A VIBRANT COMMUNITY Imagine AIESEC: Abbreviations and Adventures Imagine an organization that provides global professional internships to undergrads acts as a multidepartment corporation that sends its employees to leadership conferences and creates a network that connects you with the US and Russia, South Africa and Sweden. Daydreaming? Actually no, such organization does exist. Its name is AIESEC. Boasting its own website, five large-scale projects and more than sixty active members from the Blagoevgrad youth community, AIESEC Blagoevgrad celebrated its sixth birthday in 2013. The non-for-profit organization embraces a corporate structure – with departments ranging from External Relations through Finance to Talent Management where every student may acquire hands-on experience in his or her major. AIESEC is a self-sustaining NGO, it acts as an intermediary between companies and students or recent graduates. The Blagoevgrad branch carries out corporate (Business in Practice, Youth to Business, iLeader) as well as socially engaging (Speak, Meeting Diversity) events. Its core activity, however, is internship matching and student exchange. In other words, AIESEC tracks companies that provide internship opportunities and prospective applicants who are a match for these positions. The two largest departments, OGX and ICX, are responsible for sending and receiving students for exchange.
A VIBRANT COMMUNITY
Yet it goes much beyond professional formality. In the end, AIESEC is about students, nations, and people. From a single layer, economics-focused entity it morphed into a colorful society that spans almost 125
countries. AIESEC Blagoevgrad, for instance, has sent both members and non-members to exotic destinations that range from Tunisia to Thailand. These internships can be both professional – meaning paid and formal – or so-called GCDPs (global community development projects which, as the name suggests, aim to aid the global community via volunteer work). In turn, the local branch has brought diverse interns from China, India, Brazil and Australia among others to Blagoevgrad high schools and events such as the annual Global Village gathering. “All AIESEC Blagoevgrad corporate projects have come to life thanks to the cooperation of AUBG, whether in terms of venue, professors’ guidance, funds or the enthusiasm of its students as participants and organizers,” shares Emilija Naumoska, an AUBGer and vice president of the Finance department. AIESEC globally stands by six guiding principles in all their activities: striving for excellence, demonstrating integrity, activating leadership, living diversity, enjoying participation, acting sustainably. Yet, when asked about what the organization means to them, the Blago AIESECers employ a much broader definition ranging from support, growth and development through challenge, teamwork and leadership to people, change and awesomeness. Their global goal, after all, boils down to “peace and fulfillment of all humankind’s potential.” Story by Yoana Savova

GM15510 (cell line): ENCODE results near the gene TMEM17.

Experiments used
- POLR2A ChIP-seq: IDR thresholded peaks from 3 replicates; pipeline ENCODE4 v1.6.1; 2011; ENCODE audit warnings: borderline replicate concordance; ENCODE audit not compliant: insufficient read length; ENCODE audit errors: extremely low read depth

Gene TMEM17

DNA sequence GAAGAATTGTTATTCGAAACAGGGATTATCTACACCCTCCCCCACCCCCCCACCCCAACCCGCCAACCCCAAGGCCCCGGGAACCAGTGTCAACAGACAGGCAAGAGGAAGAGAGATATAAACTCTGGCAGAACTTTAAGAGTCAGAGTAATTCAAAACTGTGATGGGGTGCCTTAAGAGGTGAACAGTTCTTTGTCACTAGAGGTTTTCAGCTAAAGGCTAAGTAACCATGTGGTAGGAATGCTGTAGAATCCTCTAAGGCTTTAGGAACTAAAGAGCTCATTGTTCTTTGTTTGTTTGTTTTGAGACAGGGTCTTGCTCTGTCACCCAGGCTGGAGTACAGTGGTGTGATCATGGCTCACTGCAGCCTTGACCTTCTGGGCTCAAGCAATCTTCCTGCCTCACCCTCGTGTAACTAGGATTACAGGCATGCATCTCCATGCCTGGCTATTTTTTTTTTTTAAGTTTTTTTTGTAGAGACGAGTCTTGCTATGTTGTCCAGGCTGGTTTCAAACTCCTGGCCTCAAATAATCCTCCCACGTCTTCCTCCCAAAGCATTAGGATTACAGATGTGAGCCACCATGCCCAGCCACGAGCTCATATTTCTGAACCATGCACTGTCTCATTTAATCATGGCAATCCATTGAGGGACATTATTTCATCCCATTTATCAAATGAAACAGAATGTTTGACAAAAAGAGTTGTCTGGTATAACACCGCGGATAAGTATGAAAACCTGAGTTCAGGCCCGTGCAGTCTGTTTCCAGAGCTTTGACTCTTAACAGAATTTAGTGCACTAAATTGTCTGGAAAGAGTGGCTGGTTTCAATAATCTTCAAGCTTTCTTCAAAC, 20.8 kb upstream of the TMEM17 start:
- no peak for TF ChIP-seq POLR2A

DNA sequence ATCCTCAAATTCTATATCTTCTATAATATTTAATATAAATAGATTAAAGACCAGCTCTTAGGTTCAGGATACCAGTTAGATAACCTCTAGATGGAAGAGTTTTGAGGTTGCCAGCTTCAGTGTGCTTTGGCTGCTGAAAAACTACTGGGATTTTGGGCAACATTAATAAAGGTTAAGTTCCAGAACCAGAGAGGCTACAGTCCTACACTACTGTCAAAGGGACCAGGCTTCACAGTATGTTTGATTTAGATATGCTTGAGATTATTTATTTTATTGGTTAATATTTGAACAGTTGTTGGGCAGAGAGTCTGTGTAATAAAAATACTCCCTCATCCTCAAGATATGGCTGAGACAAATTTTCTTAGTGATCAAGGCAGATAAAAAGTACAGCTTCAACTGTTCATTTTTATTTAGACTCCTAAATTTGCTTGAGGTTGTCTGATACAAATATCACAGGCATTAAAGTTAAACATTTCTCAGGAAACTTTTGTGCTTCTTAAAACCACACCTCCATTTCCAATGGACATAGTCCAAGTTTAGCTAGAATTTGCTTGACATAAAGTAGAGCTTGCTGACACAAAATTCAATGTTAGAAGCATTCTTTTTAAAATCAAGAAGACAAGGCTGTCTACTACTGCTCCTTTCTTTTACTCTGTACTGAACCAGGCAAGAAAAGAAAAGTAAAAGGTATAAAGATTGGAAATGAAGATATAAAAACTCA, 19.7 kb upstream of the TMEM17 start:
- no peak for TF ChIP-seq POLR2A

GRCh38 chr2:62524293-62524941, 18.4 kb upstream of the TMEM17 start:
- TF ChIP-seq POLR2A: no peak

KEEPING UP WITH THE NEW TECHNOLOGIES
events. In the next three years, Nenov occupied a variety of positions among which a webmaster and ultimately, a president. Even though Nenov is now in charge of the club, he explained that there is not a huge difference between the separate positions. In fact, all club members are welcome to suggest new ideas, and contribute to the organization of activities. Newly-joined members often form teams with experienced members of the executive body to make research, implement various projects and present their findings to the rest of the club. Apart from making presentations, CSSU’s guests also provide information about internships and career opportunities in their companies. In fact, many AUBG students found a job thanks to the connections they created through CSSU.
Hristo Nenov, the current president of CSSU, joined the club in his freshman year. Back then he was an officer and his main responsibility was to help the executive body with the organization of projects and
Nenov’s determination to further develop and popularize the club was boosted after he came back from a student exchange program in the United States. He was impressed with the practical and up-to-date education he received in the Illinois Institute of Technology, and tried to take as many computer science courses as possible. “It was a very motivational experience,” Nenov said. “I am now trying to apply the knowledge and experience I gained in the US and share it with other CSSU members.” Story by Nikoleta Gancheva
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When the Computer Science Student Union (CSSU) was founded in 2006, it consisted of only four members, and its main purpose was to involve Computer Science and Information Systems majors at AUBG. Now, eight years later, CSSU has increasing participation and membership, attracts a number of outstanding companies every year, and is open to all AUBG students who are interested in technology.
In addition to events and presentations, at least two field trips are planned for next semester. CSSU already have invitations from telerik and Cisco Systems who will be glad to welcome AUBG students in their offices.